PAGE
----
Supreme Court: No Action on Prop 8 or DOMA Cases Today


Those of us waiting to see what the Supreme Court will do regarding cases concerning DOMA and/or Proposition 8 will have to wait a bit longer. SCOTUS today took no action on any of those cases.

So there are a couple possible scenarios left. SDGLN:

1. The Supreme Court, on Oct. 8, will release the list of cases that it will not consider. If the Prop 8 and/or DOMA cases are placed on that list, then the lower court rulings will stand. Gay and lesbian couples in California would again be able to marry, as soon as the lower courts sign off on the case.

2. However, if the Prop 8 and/or DOMA cases are not on the list, that means the Supreme Court could be postponing any decision on those cases until after the presidential election, making Nov. 19 a highly watched date. There is also the distinct possibility that the justices will merge several high-profile gay-rights cases to review en masse.


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  1. JRoss says

    I’ve understood all along that if the Prop 8 case is denied review that the 9th Circuit ruling will stand: ie. good news.

    But if the Doma case(s) are ALSO denied does this then mean that the other Circuit Court decisions declaring DOMA unconstitutional will ALSO stand: ie. also good news?

    The first possible scenario outlined in the explanation above seems to indicate this. Would this then not also be good news, albeit it in a more limited way?

  2. Pete N SFO says

    I’ll be happiest is there’s no decision until after the election.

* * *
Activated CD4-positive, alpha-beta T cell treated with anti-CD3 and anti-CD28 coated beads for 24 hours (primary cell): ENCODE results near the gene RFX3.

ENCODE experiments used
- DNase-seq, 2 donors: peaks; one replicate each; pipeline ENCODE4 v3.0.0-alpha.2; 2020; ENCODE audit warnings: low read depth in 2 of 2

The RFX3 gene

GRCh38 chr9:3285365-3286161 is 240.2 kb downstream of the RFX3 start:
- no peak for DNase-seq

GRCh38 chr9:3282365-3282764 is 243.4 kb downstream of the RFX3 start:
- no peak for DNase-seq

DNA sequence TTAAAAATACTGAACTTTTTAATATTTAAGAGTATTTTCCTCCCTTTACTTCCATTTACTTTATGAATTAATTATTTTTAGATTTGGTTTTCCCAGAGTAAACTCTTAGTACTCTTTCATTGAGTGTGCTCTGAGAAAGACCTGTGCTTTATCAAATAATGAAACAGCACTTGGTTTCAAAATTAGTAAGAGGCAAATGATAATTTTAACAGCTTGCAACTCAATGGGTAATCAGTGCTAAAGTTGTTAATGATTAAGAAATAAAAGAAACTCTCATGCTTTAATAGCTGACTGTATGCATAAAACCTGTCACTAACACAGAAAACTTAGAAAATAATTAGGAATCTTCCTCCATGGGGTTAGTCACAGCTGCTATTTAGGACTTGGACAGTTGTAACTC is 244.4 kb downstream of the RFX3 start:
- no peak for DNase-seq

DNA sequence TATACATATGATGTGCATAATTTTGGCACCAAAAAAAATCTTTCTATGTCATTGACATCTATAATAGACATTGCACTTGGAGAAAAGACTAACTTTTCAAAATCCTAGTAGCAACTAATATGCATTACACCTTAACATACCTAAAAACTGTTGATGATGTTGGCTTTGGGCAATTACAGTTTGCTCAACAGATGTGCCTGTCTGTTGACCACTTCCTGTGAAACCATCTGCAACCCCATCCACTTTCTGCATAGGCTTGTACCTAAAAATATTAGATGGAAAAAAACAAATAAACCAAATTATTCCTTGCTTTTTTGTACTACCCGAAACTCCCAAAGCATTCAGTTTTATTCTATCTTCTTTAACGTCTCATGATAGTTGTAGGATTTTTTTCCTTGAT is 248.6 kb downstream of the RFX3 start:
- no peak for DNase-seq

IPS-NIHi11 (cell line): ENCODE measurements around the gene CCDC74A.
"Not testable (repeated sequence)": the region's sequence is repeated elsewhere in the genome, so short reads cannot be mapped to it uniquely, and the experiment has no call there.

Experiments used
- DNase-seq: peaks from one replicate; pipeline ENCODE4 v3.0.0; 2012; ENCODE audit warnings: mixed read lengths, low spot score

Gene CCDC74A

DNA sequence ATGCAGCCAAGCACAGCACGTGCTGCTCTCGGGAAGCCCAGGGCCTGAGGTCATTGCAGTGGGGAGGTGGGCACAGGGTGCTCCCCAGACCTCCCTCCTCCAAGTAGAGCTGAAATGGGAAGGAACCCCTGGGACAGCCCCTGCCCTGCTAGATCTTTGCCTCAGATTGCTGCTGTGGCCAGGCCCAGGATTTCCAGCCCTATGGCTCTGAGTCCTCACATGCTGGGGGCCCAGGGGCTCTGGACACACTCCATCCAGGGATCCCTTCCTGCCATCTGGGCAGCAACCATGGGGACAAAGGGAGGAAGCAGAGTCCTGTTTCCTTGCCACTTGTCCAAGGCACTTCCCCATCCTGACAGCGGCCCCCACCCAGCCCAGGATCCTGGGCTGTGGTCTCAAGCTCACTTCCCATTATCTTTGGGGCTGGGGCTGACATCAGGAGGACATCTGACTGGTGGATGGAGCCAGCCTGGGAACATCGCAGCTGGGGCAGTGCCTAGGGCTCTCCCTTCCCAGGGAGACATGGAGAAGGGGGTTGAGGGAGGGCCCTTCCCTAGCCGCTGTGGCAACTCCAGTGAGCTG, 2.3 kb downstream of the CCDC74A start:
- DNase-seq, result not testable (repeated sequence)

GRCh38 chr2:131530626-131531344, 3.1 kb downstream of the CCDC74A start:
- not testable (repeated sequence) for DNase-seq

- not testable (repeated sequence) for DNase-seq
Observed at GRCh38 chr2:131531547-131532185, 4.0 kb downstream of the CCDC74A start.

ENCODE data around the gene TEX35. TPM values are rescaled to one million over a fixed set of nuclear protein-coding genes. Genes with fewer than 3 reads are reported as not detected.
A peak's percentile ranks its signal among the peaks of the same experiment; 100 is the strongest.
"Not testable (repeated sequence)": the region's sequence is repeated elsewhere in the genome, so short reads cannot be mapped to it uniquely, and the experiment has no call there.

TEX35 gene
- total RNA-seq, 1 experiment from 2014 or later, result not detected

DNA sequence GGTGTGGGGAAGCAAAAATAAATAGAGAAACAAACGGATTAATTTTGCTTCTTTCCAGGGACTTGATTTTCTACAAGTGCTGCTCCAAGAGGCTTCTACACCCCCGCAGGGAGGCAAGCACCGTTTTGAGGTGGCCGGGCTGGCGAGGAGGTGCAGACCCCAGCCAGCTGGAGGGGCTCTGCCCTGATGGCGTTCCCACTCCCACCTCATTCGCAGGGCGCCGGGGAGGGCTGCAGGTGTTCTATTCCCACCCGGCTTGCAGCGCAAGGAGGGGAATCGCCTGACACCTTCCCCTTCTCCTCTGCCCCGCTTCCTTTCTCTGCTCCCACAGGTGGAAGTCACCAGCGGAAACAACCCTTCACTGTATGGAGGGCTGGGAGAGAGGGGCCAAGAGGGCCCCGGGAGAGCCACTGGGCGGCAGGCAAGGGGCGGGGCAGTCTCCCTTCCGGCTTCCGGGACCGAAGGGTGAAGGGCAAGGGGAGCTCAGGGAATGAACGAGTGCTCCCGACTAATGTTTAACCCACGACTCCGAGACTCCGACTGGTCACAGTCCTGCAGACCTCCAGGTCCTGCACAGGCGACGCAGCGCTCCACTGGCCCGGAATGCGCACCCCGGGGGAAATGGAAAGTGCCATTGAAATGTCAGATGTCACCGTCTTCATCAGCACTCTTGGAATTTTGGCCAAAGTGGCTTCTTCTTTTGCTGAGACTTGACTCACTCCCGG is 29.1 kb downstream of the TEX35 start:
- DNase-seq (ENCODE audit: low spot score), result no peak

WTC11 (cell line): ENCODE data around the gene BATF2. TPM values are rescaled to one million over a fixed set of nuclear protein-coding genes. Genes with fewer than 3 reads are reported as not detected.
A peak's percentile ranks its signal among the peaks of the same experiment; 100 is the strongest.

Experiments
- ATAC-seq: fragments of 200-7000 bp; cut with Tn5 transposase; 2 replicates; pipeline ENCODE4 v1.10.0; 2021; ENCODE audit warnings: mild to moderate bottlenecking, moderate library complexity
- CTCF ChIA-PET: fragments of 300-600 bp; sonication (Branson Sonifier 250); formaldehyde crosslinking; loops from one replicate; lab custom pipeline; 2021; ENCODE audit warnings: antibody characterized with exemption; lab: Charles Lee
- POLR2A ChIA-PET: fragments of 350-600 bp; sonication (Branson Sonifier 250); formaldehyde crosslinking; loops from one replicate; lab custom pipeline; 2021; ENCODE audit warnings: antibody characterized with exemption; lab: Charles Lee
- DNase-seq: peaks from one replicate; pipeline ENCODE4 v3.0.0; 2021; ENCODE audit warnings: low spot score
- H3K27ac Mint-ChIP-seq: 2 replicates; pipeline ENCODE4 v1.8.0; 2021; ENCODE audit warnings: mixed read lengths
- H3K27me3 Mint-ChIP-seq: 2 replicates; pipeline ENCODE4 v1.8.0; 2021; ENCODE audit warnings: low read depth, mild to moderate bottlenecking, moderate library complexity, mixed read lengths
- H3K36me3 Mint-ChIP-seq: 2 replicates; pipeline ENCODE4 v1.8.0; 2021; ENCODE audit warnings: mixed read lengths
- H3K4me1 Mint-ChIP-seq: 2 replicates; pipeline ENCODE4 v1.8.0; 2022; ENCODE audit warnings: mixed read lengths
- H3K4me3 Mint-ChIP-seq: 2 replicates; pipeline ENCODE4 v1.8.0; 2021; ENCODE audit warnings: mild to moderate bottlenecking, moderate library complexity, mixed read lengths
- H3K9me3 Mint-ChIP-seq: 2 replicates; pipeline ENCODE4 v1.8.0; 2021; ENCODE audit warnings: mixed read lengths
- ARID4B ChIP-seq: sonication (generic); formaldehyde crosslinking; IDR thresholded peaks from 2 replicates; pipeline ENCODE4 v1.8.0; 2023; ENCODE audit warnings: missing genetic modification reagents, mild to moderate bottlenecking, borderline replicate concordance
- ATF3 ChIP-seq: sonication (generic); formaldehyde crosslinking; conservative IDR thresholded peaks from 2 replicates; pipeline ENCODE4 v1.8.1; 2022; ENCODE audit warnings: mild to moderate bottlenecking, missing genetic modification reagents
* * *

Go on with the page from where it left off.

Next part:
We’ve waited this long, we can wait a little more.

  3. Glenn says

    I think the idea that the Supremes are “waiting until after the election” is far-fetched in the extreme. Even if they had granted last week, the cases wouldn’t be argued until well after the election.

    One thing that is probably going on is that the briefing on the various DOMA case petitions is not yet complete. They are probably waiting for that to be finished before making (or at least announcing) any decisions.

  4. jakke says

    They won’t deny DOMA review. Several circuits have struck it down, so they have to address the question.

  5. Esperando says

    @JROSS, If the Supreme Court were to deny cert in the DOMA cases, then the lower courts’ rulings declaring section 3 of DOMA to be unconstitutional would stand as binding precedent on the respective circuits that have issued that opinion. But there’s the rub, not only is a federal law implicated in those rulings, which in and of itself would normally demand Supreme Court review, allowing the lower courts’ decisions to stand would create conflicting precedents between circuits; DOMA would be unconstitutional and unenforceable in the circuits that have declared it so, but would remain good law in the circuits that have not. Allowing that conflict to remain would be an unconscionable abdication of the Supreme Court’s duty to ensure consistency between circuits with regard to federal laws.

  6. says

    Are we taking bets? I say they will postpone until AFTER the election. If Romney wins they can vote against gay marriage and Doma and be the royalty they believe themselves to be. If Obama wins they have to be much more careful as the next appointment will surely be a far leaning left selection.

  7. Glenn says